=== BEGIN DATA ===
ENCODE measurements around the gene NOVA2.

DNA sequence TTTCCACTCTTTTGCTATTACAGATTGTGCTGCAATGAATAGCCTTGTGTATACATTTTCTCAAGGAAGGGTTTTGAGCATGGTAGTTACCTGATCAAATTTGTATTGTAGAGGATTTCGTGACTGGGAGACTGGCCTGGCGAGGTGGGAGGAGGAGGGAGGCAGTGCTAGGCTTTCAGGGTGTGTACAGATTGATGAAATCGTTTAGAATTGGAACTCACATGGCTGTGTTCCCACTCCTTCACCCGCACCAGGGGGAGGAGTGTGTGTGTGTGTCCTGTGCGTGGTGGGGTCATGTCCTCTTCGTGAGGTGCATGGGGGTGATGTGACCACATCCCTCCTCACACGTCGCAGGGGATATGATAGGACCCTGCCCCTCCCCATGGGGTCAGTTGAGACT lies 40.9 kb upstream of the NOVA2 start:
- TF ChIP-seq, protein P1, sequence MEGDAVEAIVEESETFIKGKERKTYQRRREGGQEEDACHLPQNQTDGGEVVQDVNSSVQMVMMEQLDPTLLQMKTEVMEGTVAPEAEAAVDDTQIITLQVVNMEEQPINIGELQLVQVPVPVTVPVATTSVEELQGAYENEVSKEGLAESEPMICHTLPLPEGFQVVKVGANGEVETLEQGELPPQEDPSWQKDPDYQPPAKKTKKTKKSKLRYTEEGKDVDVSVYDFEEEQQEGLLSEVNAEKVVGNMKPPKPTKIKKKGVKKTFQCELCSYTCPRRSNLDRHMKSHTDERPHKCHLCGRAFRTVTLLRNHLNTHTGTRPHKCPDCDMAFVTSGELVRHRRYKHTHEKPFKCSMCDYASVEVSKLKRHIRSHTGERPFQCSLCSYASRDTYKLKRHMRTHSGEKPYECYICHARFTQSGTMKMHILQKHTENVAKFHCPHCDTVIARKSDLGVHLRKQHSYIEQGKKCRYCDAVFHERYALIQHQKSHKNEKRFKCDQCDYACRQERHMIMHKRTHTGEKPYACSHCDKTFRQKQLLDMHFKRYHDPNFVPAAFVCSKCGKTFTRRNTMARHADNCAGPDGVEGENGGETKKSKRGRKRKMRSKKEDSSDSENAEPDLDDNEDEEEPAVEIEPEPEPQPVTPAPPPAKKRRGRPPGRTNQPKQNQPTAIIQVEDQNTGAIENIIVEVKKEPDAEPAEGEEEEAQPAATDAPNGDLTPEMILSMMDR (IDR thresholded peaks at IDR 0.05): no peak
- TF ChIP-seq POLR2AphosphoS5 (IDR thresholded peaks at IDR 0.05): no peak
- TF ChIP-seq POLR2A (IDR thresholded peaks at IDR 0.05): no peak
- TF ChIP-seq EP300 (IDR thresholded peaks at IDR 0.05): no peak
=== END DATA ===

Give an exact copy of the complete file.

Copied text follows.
ENCODE measurements around the gene NOVA2.

DNA sequence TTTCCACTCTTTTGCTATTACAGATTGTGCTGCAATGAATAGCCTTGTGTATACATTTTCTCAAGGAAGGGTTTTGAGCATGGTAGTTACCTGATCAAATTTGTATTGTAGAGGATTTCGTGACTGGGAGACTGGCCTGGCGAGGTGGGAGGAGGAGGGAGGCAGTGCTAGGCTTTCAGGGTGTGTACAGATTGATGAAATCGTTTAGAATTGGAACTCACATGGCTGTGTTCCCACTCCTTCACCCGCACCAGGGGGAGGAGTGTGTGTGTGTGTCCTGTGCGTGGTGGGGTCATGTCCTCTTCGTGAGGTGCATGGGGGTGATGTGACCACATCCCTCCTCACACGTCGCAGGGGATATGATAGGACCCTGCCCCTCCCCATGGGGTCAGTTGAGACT lies 40.9 kb upstream of the NOVA2 start:
- TF ChIP-seq, protein P1, sequence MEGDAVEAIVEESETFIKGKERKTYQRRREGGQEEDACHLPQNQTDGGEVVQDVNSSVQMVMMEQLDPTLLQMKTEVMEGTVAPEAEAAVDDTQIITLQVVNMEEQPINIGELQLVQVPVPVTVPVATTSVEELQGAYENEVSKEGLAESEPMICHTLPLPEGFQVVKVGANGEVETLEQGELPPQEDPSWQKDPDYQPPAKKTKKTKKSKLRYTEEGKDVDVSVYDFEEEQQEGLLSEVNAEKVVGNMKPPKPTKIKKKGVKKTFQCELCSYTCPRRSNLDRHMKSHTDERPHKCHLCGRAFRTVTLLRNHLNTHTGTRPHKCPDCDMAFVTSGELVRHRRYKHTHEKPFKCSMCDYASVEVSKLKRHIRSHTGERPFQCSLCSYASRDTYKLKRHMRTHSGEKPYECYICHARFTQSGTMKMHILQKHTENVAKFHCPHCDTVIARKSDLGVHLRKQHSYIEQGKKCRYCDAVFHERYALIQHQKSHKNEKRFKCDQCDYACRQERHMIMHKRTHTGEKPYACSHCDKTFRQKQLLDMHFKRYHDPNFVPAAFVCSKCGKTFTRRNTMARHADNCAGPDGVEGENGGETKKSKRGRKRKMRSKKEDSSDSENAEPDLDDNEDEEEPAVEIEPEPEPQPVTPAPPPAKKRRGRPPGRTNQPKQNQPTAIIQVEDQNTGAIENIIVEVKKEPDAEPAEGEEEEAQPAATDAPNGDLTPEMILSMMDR (IDR thresholded peaks at IDR 0.05): no peak
- TF ChIP-seq POLR2AphosphoS5 (IDR thresholded peaks at IDR 0.05): no peak
- TF ChIP-seq POLR2A (IDR thresholded peaks at IDR 0.05): no peak
- TF ChIP-seq EP300 (IDR thresholded peaks at IDR 0.05): no peak